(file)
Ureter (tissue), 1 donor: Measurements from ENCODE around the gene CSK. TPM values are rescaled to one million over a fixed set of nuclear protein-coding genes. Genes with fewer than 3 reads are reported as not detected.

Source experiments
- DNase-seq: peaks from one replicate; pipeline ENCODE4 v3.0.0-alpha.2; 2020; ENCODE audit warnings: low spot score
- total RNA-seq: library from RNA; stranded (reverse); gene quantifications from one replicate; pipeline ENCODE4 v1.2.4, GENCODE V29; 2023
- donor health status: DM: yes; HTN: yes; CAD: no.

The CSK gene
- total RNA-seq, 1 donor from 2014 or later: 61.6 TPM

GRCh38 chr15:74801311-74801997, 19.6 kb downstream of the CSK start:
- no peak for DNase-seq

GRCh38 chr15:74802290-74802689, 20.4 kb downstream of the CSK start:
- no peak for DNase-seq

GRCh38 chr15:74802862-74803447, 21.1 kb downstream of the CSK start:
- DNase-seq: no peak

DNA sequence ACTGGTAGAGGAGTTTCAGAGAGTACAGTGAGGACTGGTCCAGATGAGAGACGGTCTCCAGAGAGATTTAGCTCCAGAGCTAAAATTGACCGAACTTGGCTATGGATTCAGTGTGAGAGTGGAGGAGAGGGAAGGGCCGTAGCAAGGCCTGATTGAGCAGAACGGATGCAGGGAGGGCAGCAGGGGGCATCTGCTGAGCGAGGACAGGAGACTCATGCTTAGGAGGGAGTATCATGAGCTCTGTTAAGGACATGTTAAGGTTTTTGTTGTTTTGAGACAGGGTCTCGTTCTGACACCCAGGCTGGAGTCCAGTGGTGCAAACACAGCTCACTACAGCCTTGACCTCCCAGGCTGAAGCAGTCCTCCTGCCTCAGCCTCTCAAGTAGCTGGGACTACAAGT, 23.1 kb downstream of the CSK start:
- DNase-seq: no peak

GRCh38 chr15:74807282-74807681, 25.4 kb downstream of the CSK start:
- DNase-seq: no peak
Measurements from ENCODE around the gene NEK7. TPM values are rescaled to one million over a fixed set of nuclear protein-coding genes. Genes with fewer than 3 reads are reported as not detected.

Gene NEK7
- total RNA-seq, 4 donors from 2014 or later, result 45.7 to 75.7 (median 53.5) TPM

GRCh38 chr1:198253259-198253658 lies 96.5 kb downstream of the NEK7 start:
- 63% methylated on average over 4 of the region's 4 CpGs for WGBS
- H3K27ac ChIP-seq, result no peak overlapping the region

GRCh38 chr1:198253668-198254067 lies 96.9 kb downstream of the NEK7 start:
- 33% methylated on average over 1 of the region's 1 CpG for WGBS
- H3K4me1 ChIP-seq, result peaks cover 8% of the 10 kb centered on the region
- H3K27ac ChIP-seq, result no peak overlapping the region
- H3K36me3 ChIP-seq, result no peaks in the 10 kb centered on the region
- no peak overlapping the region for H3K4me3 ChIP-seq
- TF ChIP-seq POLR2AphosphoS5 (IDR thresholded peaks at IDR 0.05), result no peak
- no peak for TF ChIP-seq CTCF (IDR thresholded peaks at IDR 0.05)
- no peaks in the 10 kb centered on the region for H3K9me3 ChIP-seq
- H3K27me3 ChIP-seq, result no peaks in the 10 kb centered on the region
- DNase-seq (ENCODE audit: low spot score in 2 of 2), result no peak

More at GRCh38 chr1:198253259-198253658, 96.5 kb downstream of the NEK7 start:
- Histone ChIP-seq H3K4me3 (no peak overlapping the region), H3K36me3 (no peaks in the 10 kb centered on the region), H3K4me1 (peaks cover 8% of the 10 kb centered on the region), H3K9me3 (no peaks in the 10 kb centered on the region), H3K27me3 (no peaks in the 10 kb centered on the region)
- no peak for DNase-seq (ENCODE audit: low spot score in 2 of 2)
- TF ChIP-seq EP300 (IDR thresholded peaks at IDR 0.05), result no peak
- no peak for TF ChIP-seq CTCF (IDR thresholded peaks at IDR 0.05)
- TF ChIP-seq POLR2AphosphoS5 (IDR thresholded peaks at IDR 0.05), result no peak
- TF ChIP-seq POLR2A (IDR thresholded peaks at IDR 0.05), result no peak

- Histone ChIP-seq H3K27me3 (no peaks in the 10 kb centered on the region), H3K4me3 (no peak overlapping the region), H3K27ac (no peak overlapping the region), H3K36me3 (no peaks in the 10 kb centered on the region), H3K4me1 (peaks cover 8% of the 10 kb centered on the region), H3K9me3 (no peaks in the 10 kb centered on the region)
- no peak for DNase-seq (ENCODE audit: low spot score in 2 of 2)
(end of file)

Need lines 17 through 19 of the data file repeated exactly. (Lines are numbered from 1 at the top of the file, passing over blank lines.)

- DNase-seq: no peak
Measurements from ENCODE around the gene NEK7. TPM values are rescaled to one million over a fixed set of nuclear protein-coding genes. Genes with fewer than 3 reads are reported as not detected.

Gene NEK7